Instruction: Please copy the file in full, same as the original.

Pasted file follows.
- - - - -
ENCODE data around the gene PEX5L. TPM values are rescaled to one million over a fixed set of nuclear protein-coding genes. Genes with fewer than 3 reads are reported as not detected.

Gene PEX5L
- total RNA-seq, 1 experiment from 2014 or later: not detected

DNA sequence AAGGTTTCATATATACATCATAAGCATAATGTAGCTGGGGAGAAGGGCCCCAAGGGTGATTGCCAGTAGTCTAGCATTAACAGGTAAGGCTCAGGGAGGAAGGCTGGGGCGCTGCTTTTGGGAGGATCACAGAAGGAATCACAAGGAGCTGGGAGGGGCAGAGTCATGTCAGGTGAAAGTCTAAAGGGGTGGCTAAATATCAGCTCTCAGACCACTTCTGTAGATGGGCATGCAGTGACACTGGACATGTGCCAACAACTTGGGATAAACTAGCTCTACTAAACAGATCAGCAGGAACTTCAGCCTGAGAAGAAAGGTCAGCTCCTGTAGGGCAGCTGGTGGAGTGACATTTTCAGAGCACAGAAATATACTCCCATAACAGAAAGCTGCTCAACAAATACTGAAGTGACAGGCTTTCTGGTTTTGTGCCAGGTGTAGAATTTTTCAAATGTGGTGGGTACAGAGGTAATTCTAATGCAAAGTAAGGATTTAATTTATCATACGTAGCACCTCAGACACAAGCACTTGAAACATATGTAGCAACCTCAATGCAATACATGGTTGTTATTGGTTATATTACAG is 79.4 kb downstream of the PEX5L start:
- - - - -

ENCODE data around the gene PEX5L. TPM values are rescaled to one million over a fixed set of nuclear protein-coding genes. Genes with fewer than 3 reads are reported as not detected.

Gene PEX5L
- total RNA-seq, 1 experiment from 2014 or later: not detected

DNA sequence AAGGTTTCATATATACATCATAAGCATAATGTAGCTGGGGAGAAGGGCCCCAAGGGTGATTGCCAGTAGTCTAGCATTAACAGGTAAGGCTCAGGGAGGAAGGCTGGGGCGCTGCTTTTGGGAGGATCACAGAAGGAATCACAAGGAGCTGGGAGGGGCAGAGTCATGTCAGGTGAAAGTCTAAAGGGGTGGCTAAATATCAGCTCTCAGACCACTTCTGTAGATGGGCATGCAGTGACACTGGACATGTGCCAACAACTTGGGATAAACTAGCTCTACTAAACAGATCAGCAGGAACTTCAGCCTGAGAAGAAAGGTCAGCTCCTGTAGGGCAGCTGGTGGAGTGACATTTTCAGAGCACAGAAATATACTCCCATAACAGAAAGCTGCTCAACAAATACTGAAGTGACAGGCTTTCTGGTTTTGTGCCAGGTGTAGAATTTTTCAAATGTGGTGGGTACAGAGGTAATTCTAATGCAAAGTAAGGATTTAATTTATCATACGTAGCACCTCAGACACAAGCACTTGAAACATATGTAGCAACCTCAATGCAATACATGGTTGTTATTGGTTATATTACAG is 79.4 kb downstream of the PEX5L start: